Episode 53 – Clark’s Nutcracker: The Squirrelly Bird Gets the Worm

“Today we’re talking about a bird with a knack to crack snacks and packs snacks to prep for when Jack frost comes back. But more on that later.”

You may know that a lot of nature’s most amazing animal adaptations are developed in the bitter fight against winter. When earth tilts away from the warmth of the sun towards the chill of space, animals have to be prepared. When there’s no food to be found for months at a time, you’ve got to stock up. But one bird braves the cold with a 100 acre pantry. But preparation may be a matter of life, death, and taxonomy.

Measure Up

Length: 10.6-11.8 in (27-30 cm) – 11 inches – How many Clark’s Nutcrackers go into the hight of the world’s tallest nutcracker in Roseburg, OR (41 feet)? Hint: The Oregon Nutcracker, does not hold the world record because it is not fully functionally. The largest functional nutcracker is 10.10 m (33 ft 1 in) and it’s in Neuhausen, Germany. Answer: 44.7 birds.

Weight: 3.7-5.7 oz (106-161 g) – 4 oz – How many nutcrackers go into a teaspoon… of neutron star material? Hint: A neutron star is about 1.4 times the mass of the sun but it’s only about 18 miles across. To escape the gravitational pull of a neutron star, you’d have to go 0.4 times the speed of light. Answer: 80 billion

Major Fact

  • The Clark’s Nutcrackers primary food source is the best part of a fancy salad, aka pine seeds.
  • The bird lives in colder regions, and like ever northern north american animal, it has to prepare for the winter.
  • To prepare, Clark scours pine forests, picking pine seeds out of their cones.
  • They use their slender beaks to reach into cones and pluck the seeds out.
  • They will eat a few and hide the rest.
  • They will hide literally thousands of nuts in the ground and inside the holes in tree trunks.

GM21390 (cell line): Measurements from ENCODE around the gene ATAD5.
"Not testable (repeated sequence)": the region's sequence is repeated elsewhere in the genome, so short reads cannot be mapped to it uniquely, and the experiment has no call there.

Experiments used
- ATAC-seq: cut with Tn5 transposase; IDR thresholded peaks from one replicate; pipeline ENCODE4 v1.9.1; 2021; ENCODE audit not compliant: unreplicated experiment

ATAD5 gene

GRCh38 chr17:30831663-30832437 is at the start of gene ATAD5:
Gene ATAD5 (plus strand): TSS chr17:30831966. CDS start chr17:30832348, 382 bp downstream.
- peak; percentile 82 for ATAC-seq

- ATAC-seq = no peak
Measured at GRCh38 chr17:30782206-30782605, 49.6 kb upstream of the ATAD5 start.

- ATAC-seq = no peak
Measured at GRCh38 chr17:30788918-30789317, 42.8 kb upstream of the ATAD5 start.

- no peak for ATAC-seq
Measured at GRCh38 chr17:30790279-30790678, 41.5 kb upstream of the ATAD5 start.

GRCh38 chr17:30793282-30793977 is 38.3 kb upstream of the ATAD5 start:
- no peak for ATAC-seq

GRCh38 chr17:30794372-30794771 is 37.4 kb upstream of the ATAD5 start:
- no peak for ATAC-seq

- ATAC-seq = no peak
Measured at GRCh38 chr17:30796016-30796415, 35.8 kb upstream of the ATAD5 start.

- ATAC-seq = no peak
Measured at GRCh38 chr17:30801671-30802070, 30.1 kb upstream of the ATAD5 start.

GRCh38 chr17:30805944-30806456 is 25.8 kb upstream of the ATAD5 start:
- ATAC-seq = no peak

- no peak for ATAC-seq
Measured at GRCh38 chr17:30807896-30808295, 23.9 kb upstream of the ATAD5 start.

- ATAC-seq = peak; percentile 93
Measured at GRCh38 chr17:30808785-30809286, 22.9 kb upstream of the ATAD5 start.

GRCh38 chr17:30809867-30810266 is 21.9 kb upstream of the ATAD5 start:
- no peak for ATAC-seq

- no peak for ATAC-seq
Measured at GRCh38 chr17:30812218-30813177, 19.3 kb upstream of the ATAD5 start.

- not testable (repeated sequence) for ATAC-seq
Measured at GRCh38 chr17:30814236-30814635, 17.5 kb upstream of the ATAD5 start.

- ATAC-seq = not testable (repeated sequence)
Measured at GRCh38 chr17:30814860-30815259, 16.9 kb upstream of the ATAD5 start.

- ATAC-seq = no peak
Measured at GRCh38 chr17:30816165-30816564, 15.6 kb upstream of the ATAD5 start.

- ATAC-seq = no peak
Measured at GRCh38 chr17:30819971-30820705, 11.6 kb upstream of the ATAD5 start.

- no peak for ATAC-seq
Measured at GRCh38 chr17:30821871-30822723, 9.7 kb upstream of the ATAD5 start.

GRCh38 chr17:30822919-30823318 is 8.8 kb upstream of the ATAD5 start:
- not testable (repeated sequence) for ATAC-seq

• In fact, it’s estimated that each bird hides around 100,000 seeds every year.
    • Each cache can hole between one and 15, usually about four or five.
    • They return to the caches throughout the winter to feed.
  • But how do they remember and find all of the thousands of seeds they bury?
    • They don’t, they leave many behind which often sprout new seedlings.

Here’s where the fact get’s major…

  • Clark is the key distributor for many species of pine tree.
  • One tree, the white bar pine, is Clark’s favorite food source.
    • And the bird is that pine’s primary seed distributor.
    • The white bark pine cone doesn’t open on it’s own.
    • The most efficient way to open a whitebark pine cone is with Clark’s nutcracker beak.
  • Tree and the bird depend on each other so much, they have developed something called mutualism, which is a type of symbiosis that benefits both organisms.
    • In this case, tree keeps it’s cone closed so that other animals don’t clean it out.
    • The bird essentially has a key to this treasure trove that most other animals can’t get to.
  • In recent years, a population explosion pine beetles have killed a lot of whitebark pines, which may threaten the bird.
  • Researchers have been studying this phenomenon.
    • If you’d like to learn more about this bird and this tree, there will be a link on the Clark’s Nutcracker page on ldtaxonomy.com.
    • Of a a Cornell researcher named Taza Schaming that believes that the Clark’s nutcracker may be to bringing the trees back.


We may be a week late talking about nutcrackers, but it’s never to late for interesting animal info and it’s not too late to give your ole’ pals at LDT a lil belated Christmas gift in the form of an itunes review! We also want to thank recent listeners, like Josiah, who have sent in some animal suggestions. Suggestions really help to pad out our schedule and let’s us know what you would want to learn about! Connect with us on Twitter, Facebook, Instagram, or Gmail. We are ldtaxonomy on all of those platforms. As always, thanks for listening and engaging!